LM7812 input voltage

I'm building a power supply with a 2x18 Volt transformer. The output shall be above the max 35V input for the LM7812.

Would this solution be OK for feeding the LM7812 regulator?

The 12 V shall feed a small fan, a thermostat and a voltage/ampere display. Estimated consumption is max 200mA

You are really pushing your luck. 23V at 200mA will dissipate 4.6 Watts. You would be better with a switching converter unless dealing with low level audio or RF.

Current is measured in Amperes (Amps), so glad to see that you haven't used that awful made up word "Amperage". Always makes me cringe when I see that.

I suspected that. Perhaps a PWM DC-step-down would be better.

But I assume it will work if the 7812 is replaced by a DC-step-down module?

thehardwareman:
But I assume it will work if the 7812 is replaced by a DC-step-down module?

Certainly should. One rated at least 35 V to be sure.

The 1N4007 is quite unnecessary.

Paul__B:
Certainly should. One rated at least 35 V to be sure.

The 1N4007 is quite unnecessary.

Why is the 1n4007 not required? It's a DC step-down unit. It does not take AC in.

It is ALL wrong! The correct way to do the rectification is with two diodes and a ground centre tap. All of your supplies then come from the junction of the two diodes, regulated as required.

I take it that you don't actually need 50V for anything?

Its clever!

In operation one end of the trf is clamped to 0V approx by a diode. The other at +V between 0 and 36 sqrt2 .
So the mid-point is full wave rectified 18V ac. peak 23V approx. and will drive the 7812 no bother.

If on-load you have 20V and 12V out at 200mA you are dissipating 8 * 0.2 = 2W which will need a small heat sink.

If your load is roughly constant you can calculate C to reduce the voltage a bit - see here how to calculate your capacitor.

http://www.skillbank.co.uk/psu/smoothing.htm

AJLElectronics:
It is ALL wrong! The correct way to do the rectification is with two diodes and a ground centre tap. All of your supplies then come from the junction of the two diodes, regulated as required.

I take it that you don't actually need 50V for anything?

I realize that it is wrong when I see your drawing. However, the main design is as shown with the reflector bridge and the 6x 1000uF caps.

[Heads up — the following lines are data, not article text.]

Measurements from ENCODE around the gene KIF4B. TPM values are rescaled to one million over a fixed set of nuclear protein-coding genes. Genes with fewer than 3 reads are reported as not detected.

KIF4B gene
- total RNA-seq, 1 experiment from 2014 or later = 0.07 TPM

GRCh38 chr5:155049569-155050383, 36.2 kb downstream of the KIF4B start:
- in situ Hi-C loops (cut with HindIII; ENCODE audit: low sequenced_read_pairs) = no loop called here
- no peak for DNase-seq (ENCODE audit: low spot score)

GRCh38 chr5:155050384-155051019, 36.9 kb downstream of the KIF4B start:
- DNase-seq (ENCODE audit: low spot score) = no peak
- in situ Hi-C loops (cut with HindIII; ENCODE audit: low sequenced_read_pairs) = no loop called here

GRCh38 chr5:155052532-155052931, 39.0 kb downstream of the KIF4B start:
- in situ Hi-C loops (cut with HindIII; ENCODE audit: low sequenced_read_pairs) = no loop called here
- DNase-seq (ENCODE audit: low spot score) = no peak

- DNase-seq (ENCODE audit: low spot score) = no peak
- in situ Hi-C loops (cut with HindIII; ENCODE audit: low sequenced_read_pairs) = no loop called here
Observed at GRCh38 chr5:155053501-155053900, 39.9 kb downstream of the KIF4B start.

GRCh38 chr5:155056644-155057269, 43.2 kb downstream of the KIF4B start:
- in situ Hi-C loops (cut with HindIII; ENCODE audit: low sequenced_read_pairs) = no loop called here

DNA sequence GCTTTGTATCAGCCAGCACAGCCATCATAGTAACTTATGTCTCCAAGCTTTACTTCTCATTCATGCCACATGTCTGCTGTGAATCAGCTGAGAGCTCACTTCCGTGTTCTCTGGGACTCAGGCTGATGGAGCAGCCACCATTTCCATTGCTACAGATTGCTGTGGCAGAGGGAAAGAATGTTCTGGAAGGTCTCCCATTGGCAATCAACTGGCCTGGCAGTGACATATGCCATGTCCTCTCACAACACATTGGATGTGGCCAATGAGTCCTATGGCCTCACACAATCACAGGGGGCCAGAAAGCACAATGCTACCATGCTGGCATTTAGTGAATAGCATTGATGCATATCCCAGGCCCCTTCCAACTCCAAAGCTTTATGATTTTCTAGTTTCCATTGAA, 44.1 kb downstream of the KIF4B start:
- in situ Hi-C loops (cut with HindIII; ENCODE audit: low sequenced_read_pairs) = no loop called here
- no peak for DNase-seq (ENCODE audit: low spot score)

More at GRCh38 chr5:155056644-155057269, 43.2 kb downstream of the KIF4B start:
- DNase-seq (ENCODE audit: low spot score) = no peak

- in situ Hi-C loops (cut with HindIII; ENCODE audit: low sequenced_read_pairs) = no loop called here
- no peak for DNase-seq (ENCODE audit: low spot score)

And yes, I need up to 50 Volt. It's a power supply that shall heat water pipes so that they do not freeze during winter. What the kikad drawing does not show, is that there is control unit (controlled by an arduino of cause) that regulate the heat.

In total there are 7 heating wire with heating wire around the water pipes (already installed) together with one NTC resistor for each heating wire.

To get enough heat I must have 35-40 volt out (less when warmer). The transformers (total of 3 2x18V 3.2A AC) are also "in house" (bought 30 years ago but never used). So I'm shucked with this design.

Perhaps the best is to add a single 12V supply to drive the components that require 12V, but I was hoping to avoid it.
Each transformer will drive 3 heating wires (the last one only two).

36VAC full wave rectified will be about 32.4VDC, the capacitors will charge up to peak of 1.414 times that, 45.8VDC, but load current will drag that down. What is your load current? What is the transformer's VA (Volt Amp) rating?

Why not use AC for the heater.
Leo..

Sorry hardwareman I was giving you undeserved credit.

It is ALL wrong! The correct way to do the rectification

.. is however suits your requirements effectively.

Let me explain why I said it was clever. I've redrawn the fwr bridge to make the explanation clearer.

The diagram shows one half of the cycle

cct.png

during the cycle when a is positive relative to b:

point b is clamped by D4 to a voltage very close to ground. Point a is positive with respect to ground and at the peak is + 36 * 1.4.. volts.

The centre tap is at +18 * 1.4.. volts.

On the other half of the cycle
point a is clamped by D3 to a voltage very close to ground.
Point b is positive with respect to ground and at the peak is + 36 * 1.4.. volts.

The centre tap is at +18 * 1.4.. volts.

So since the 18V load is very low compared to your heaters you CAN take a full-wave rectified 18V from the centre tap.

cct.png

johnerrington:
Sorry hardwareman I was giving you undeserved credit... is however suits your requirements effectively.

That's OK. I should be ashamed of myself (regards my first drawing). After all I'm suppose to be an electrical engineer, but after I completed 2 years education back in 1985, I never practiced - the computer came and I was lost in programming...
Just a year ago since I started with Arduino and electronics again - as a hobby.

johnerrington:
So since the 18V load is very low compared to your heaters you CAN take a full-wave rectified 18V from the centre tap.

That was on my mind when I saw your first drawing. So I'll consider both another full-wave bridge or an external 12V power supply that can give me 12 V for all three boxes. Using an external power supply (re)move the heat problem from the boxes with the transformers.
And since I might get a problem with space in the boxes, an external 12V power only require a connector, which occupy less space.

So, the original circuit is fine in regard to connecting that transformer and obtaining half the DC voltage from the centre tap - the additional rectifier is not necessary.

The "split" supply is more commonly used with the centre tap grounded so the bridge gives positive and negative supplies. You can see that a diode in the centre tap makes no sense.